Cycle Campaign News March 2020

Cycle Campaign News March 2020

Cycling UK’s round-up of recent campaigning news.

During this unprecedented time of coronavirus and nationwide lockdown, we very much hope you're well and taking care. A lot has changed this month and we're sure it will still take some time for us all to adapt to the new normal. In the meantime, cycling whilst following sensible precautions, can still be an important part of maintaining physical and mental wellbeing. Regardless, our important cycle campaigning work still continues.

In the UK budget announced 11 March, the Chancellor failed to get cycling done by announcing £27 billion of funding for roads until 2025 but nothing on committed investment in cycling and walking. 

However, we celebrate a budget win as the Scottish government announced an extra £15 million of funding for local authorities to spend on cycling and walking as part of a total £21.5 million increase. Cycling UK in Scotland have been calling for increased funding to help address climate change.

Last week saw the launch of Pothole Watch 2020, an annual favourite campaign of our supporters and your chance to directly report potholes to your local authority using the Fill That Hole app. The focus this year is on cyclist's safety and target times for local authorities to fix potholes not being met.

Caroline Grogan, Campaign News editor

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Headlines

Chancellor's Budget fails to get cycling done


The Chancellor of the Exchequer, Rishi Sunak, announced in his first UK Budget on 11 March, £27 billion for roads until 2025, but said nothing about increasing ringfenced funding for cycling and walking. Furthermore, nowhere in the £1 billion Budget announcement on green transport solutions was there any mention of committed spending for active travel. The Government's rhetoric has been to 'get things done' for some time, but it seems like the Chancellor has not 'got cycling done' in this Budget, not even close.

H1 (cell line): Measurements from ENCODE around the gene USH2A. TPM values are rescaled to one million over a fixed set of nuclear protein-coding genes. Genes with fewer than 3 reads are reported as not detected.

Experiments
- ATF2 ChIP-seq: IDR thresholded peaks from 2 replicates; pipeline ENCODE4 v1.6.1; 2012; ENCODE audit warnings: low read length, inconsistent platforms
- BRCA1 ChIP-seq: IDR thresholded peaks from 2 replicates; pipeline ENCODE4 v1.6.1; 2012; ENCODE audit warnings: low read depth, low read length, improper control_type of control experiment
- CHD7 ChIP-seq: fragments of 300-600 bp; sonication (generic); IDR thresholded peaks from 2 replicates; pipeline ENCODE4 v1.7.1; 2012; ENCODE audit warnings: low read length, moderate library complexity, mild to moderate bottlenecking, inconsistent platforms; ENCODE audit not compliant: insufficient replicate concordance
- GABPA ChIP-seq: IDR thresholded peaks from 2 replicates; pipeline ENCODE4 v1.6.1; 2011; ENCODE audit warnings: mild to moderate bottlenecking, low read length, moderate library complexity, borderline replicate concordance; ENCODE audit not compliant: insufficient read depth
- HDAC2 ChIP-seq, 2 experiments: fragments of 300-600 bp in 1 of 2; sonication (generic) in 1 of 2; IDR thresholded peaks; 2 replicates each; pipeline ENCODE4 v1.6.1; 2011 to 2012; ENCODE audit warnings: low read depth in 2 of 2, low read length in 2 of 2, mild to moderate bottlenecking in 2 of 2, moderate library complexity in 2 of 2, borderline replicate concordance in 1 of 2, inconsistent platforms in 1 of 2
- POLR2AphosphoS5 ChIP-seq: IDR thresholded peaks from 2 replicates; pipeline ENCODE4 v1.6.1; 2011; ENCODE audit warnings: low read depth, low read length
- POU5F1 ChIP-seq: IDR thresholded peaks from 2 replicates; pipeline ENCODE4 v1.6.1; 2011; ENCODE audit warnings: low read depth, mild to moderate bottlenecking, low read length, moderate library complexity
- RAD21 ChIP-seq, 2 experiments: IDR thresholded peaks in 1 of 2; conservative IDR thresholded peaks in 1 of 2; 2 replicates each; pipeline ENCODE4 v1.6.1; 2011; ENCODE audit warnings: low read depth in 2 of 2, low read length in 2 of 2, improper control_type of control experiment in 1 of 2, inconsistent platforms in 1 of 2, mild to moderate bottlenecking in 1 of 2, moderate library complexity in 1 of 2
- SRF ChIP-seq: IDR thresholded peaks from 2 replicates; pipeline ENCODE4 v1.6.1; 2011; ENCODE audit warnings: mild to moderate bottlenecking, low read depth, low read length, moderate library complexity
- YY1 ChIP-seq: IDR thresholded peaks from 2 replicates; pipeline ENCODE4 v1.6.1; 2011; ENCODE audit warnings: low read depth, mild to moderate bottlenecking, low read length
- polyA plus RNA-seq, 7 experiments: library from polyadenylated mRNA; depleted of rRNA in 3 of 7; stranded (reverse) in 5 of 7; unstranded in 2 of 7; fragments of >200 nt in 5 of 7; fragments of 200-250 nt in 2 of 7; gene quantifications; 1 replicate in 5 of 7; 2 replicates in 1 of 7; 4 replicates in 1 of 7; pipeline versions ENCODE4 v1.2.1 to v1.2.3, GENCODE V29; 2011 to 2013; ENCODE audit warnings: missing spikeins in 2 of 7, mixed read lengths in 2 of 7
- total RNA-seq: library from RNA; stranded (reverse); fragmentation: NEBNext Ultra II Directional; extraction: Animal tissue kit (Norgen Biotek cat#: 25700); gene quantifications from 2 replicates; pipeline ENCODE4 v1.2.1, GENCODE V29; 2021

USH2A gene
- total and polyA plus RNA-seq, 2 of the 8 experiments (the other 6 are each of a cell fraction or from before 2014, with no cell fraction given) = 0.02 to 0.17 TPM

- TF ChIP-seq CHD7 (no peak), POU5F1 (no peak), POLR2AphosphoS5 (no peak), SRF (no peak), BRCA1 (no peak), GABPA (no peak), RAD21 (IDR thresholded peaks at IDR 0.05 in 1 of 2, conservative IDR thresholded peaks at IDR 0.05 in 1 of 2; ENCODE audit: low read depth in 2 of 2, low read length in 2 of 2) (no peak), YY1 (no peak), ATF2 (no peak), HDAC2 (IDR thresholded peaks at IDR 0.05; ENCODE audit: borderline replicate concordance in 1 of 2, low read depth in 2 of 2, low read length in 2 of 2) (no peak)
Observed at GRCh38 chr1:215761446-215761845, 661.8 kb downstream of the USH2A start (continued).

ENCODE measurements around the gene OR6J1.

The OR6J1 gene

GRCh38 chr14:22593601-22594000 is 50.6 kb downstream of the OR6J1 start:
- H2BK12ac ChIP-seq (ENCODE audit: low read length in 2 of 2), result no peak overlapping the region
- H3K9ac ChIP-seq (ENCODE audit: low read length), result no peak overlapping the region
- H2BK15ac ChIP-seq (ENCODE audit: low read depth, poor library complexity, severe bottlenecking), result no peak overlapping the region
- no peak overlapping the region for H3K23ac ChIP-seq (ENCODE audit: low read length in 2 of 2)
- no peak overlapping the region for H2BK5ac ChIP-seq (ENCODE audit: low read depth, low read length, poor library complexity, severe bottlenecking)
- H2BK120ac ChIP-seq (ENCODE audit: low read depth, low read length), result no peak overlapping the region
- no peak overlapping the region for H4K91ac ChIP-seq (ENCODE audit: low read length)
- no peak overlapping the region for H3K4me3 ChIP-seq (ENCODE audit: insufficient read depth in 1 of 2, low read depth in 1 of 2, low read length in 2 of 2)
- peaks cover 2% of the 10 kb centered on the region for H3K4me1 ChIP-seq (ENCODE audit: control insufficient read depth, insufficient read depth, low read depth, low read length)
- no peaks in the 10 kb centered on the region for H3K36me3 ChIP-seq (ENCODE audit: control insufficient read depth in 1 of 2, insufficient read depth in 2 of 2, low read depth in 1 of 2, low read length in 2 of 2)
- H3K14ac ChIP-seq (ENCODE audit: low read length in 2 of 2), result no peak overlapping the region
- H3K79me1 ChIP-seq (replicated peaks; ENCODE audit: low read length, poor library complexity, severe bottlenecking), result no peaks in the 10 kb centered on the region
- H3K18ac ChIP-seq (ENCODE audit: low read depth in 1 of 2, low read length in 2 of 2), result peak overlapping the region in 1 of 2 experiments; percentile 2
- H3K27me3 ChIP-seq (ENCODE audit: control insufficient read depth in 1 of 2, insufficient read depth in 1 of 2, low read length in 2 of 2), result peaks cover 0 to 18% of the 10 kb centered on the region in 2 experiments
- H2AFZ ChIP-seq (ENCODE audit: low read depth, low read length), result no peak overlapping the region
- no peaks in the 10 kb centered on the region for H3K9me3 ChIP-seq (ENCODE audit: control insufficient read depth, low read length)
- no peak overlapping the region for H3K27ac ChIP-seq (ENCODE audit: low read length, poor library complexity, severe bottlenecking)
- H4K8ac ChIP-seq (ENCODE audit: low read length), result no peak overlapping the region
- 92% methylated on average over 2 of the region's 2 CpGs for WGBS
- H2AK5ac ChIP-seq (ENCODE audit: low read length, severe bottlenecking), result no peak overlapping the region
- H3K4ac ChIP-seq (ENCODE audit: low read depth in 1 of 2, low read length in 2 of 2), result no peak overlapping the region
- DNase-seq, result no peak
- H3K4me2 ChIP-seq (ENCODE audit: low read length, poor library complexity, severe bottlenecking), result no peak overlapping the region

Scottish win - £15 million of extra funding to tackle climate emergency


Cycling UK in Scotland have successfully lobbied the Scottish Government to commit to an extra £15 million of funding each year out of a total £21.5 million increase to get more people active and reduce polluting emissions. Jim Densham, Campaigns and Policy Manager, welcomes this agreement between the Scottish Government and Scottish Green Party. Local authorities now have ringfenced funding to spend on cycling and walking infrastructure across the nation and to also address the climate emergency declared by the Scottish Government last year in April. Due to this campaign success, the Scottish Government will now spend over £100 million on active travel in the next financial year, more than ever before. A fantastic win for Jim and all the great Scottish campaigners involved!

 

Pothole Watch is back!


Last week saw the launch of this year's Fill that hole: Pothole Watch, our supporters' annual favourite campaign and your chance to directly report potholes to your local authority using the Fill that hole app. The focus this year is on cyclist safety and target times for local authorities to fix potholes. If there's a stretch of road near you or on your daily route that you would like to see made safe to cycle on, then report it to Fill that Hole!